U.S. Postal Service Broken, part 2,659

Ever since Lysander “Sandy” Spooner pointed out some legal and practical problems with the Postal Service monopoly, people have been pointing out that even full-bore Communist countries do a better job with the mails, and even if Socialism works over there, clearly USPS has failed and needs to go away. Among these have been collecting anecdotes of just how much the U.S. mail service sucks.

I present to you merely the latest in one of the Poster Children for Why, If Government Is the Answer, It Must Be a Stupid Question.

My December issue of Reason just arrived. Great, you say, it’s December. No problem. Except that, like most magazines, it ships the month before, and it arrived SEVEN (7) FRIGGING DAYS AFTER the January issue.

The idea that it was Reason that got this treatment is deliciously ironic, as it is the current bastion of libertarian ideals.

Really, can’t we just let UPS and Fed Ex compete for our first-class letters? They do a much better job. If you really feel like people in trailers squatting on federal property in some waterless, God-remebered piece of crap land in the Southwest need first class mail service, donate to a freaking charity, alright?

2 thoughts on “U.S. Postal Service Broken, part 2,659

  1. Why assume that UPS and FedEx have any interest in carrying first-class mail?

    Right now they are in a pretty sweet position. They get to cherry-pick high-margin items (business mail and large parcels), which is where postal carriers make money, and leave the business of delivering standard mail, where margins are slim and recipients more spread out, to the Postal Service. The only reason the Postal Service handles it is because it’s required to by law, and it subsidizes first-class mail traffic heavily from fees off of bulk mail.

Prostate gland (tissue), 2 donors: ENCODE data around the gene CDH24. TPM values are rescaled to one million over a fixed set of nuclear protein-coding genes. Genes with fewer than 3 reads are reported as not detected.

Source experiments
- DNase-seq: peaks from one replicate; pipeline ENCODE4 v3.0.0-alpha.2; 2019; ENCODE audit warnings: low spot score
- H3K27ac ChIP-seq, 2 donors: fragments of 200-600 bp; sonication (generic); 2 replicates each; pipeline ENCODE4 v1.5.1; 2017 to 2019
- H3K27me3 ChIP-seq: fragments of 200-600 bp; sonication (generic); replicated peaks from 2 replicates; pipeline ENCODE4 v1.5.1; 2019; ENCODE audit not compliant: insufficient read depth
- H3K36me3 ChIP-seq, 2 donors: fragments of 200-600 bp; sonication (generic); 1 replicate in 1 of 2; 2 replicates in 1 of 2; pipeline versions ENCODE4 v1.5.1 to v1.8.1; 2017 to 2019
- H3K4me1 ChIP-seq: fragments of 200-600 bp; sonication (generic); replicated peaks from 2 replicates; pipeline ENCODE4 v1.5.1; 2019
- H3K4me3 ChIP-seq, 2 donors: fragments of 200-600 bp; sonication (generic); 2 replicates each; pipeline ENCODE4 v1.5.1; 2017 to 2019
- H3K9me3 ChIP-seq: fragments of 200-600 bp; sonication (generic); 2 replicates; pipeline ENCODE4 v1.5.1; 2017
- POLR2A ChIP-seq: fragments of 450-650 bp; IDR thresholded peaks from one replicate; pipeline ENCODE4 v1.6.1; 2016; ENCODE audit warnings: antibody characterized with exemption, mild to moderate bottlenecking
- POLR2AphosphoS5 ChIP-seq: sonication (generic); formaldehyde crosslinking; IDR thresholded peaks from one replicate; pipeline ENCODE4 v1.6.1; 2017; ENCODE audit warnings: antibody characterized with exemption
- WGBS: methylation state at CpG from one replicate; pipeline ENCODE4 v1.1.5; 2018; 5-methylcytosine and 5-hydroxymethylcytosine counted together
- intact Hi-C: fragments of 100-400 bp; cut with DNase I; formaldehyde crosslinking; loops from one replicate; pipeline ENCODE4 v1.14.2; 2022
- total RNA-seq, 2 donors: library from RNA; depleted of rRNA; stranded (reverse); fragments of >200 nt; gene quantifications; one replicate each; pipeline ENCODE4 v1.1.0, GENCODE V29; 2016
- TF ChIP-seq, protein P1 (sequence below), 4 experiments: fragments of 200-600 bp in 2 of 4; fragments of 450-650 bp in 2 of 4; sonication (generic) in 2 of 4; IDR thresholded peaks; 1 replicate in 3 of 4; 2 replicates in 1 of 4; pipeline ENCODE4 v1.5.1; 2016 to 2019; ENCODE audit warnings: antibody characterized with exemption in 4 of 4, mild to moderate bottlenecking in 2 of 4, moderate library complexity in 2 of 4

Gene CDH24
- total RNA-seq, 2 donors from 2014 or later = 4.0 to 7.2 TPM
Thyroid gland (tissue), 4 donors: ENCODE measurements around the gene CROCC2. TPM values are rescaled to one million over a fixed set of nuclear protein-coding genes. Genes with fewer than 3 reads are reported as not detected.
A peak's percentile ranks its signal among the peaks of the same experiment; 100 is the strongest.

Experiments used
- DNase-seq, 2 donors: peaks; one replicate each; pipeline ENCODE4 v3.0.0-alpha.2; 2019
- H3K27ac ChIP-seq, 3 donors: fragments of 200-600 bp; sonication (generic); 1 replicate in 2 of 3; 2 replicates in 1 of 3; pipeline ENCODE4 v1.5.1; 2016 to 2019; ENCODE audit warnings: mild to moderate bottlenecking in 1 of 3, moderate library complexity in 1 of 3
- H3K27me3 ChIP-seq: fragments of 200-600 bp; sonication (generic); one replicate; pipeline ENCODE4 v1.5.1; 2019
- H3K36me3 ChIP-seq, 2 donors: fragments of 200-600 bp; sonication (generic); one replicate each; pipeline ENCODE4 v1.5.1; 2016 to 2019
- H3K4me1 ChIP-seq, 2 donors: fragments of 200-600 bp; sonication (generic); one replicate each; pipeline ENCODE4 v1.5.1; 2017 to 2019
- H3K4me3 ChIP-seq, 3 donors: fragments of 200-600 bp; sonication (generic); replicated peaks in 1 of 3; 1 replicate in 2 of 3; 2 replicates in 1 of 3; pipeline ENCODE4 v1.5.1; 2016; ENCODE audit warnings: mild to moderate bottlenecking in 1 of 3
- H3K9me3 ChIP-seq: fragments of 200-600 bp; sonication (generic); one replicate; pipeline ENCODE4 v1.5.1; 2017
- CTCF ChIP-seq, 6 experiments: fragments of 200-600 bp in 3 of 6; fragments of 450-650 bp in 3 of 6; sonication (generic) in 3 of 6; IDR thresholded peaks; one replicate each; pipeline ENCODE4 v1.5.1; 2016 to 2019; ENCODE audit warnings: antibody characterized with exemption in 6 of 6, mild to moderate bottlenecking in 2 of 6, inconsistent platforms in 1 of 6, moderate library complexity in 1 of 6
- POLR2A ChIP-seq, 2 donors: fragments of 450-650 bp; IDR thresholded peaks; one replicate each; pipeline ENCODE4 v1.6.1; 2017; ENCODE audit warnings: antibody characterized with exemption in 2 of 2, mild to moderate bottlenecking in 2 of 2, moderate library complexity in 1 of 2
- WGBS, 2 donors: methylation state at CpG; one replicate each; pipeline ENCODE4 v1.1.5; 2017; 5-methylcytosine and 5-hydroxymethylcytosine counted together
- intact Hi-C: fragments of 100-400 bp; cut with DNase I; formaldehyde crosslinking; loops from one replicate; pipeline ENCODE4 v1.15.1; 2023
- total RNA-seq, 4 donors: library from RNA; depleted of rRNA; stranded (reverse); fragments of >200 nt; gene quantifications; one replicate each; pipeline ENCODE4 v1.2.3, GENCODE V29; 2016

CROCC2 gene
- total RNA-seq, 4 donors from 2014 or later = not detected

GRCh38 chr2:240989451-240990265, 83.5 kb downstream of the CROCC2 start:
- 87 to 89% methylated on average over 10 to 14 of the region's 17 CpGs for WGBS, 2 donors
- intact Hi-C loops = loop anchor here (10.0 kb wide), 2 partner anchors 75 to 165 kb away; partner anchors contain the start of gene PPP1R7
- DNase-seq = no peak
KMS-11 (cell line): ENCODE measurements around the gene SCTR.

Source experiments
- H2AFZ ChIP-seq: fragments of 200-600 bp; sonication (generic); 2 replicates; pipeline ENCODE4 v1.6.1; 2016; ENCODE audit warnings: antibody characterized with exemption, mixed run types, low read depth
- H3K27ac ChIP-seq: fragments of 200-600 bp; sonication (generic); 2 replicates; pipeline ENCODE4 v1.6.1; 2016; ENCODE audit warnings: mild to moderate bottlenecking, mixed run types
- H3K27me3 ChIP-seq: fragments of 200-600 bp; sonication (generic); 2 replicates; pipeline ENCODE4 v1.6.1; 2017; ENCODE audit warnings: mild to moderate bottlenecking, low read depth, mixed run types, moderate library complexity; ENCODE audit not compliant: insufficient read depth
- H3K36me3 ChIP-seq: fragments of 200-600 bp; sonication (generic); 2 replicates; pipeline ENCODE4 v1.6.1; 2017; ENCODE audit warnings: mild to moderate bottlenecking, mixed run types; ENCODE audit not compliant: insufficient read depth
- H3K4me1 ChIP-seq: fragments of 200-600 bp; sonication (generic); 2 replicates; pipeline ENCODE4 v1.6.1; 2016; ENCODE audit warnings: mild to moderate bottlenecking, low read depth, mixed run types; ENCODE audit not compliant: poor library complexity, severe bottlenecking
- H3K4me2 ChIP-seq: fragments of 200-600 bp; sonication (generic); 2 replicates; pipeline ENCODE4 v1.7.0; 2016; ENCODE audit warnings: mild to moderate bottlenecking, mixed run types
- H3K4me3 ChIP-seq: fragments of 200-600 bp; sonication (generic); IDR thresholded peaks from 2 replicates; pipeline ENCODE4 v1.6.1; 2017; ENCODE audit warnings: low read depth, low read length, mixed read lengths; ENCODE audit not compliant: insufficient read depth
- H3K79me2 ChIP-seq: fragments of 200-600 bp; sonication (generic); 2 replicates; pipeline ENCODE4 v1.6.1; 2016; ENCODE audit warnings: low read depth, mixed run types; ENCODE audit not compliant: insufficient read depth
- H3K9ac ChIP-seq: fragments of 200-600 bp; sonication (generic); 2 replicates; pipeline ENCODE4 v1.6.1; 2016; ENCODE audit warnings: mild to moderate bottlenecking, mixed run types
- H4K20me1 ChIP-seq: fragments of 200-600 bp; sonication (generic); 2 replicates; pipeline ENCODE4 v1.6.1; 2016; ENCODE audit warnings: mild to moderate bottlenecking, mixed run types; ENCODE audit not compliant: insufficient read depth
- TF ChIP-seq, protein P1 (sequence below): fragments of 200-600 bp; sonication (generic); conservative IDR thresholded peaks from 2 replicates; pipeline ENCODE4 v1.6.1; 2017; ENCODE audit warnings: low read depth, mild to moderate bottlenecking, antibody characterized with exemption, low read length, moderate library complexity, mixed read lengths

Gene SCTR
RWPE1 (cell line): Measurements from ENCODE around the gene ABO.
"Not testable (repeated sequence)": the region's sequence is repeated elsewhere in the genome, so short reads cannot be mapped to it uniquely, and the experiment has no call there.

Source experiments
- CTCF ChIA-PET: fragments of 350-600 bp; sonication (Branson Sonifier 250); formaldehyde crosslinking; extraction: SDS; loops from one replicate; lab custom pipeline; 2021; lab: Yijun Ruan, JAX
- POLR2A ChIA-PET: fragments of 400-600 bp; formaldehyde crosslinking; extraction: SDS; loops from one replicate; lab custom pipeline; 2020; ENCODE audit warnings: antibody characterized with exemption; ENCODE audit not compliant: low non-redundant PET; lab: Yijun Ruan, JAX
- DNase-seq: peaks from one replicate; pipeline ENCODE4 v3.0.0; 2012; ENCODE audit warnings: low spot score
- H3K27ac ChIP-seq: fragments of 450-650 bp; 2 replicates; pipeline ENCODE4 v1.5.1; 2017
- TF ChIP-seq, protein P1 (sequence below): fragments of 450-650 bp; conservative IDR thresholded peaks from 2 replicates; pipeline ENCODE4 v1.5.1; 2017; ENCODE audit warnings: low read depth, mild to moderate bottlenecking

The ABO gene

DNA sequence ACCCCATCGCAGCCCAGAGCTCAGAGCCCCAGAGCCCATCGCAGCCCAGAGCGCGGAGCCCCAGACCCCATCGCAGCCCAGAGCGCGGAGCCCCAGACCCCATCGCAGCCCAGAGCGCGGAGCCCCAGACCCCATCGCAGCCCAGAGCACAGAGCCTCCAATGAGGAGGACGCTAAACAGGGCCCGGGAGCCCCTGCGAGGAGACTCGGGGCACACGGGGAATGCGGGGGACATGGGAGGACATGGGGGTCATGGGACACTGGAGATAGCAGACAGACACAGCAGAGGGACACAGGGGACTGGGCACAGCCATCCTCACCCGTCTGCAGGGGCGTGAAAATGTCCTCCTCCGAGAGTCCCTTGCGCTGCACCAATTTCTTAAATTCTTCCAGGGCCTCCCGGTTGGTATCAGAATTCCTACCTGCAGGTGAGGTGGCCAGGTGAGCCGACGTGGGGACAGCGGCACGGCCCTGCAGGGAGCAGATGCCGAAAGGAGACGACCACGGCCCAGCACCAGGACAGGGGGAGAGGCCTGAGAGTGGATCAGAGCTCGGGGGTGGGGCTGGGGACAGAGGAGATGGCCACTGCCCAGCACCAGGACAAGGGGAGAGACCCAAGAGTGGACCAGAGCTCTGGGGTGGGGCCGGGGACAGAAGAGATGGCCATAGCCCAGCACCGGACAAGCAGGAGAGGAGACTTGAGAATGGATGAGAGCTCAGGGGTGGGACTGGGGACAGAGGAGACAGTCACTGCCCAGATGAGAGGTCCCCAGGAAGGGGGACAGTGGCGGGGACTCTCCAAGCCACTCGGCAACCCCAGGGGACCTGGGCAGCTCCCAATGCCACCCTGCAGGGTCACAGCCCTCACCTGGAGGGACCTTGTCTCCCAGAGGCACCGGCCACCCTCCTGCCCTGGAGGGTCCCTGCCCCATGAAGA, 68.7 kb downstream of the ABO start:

If we did away with the Postal Service and let them “compete” for the first-class mail business, the most likely outcomes would be (a) a drastic reduction in service — no more guaranteed delivery to any address in the US; (b) a drastic increase in first-class rates; or (c) both.

    Considering the scope of the problem that the USPS is called on to solve, the resources they have to work with, and the private competitors they’ve got draining away the business that could otherwise subsidize less profitable routes, they do a pretty good job overall.


  2. Given that we have one of the worst mail services in the First World, I have to disagree.

    As to the extent of service, see my point about a charity above. Besides, guaranteed delivery to any address encourages sprawl. Maybe if there was no guaranteed delivery outside of a given radius, people would have another reason not to live so far from their jobs.

    As to cherry-picking, FedEx letters have already gotten them into hot water with the USPS for competing on their turf–they charge more now because they are forced to by law. Yet businesses pay the price–so I think there’s a market there that could be lower priced if it weren’t propped up by the government monopoly.

    And remember, those businessess are basing their current rates on the fact that they are competing with a company that has a guaranteed monopoly on certain kinds of mail and that has massive continuing subsidies in the form of the free infrastructure and regulations they inherited from Uncle Sugar–how much is the ZIP code system worth alone?

    Privatize the USPS (for real, this time) and let it compete with the others. I don’t mind paying market prices for first class mail. And if there aren’t additional miles of postal vehicle travel, well, imagine the lack of greenhouse gas emissions. Winning all ’round!


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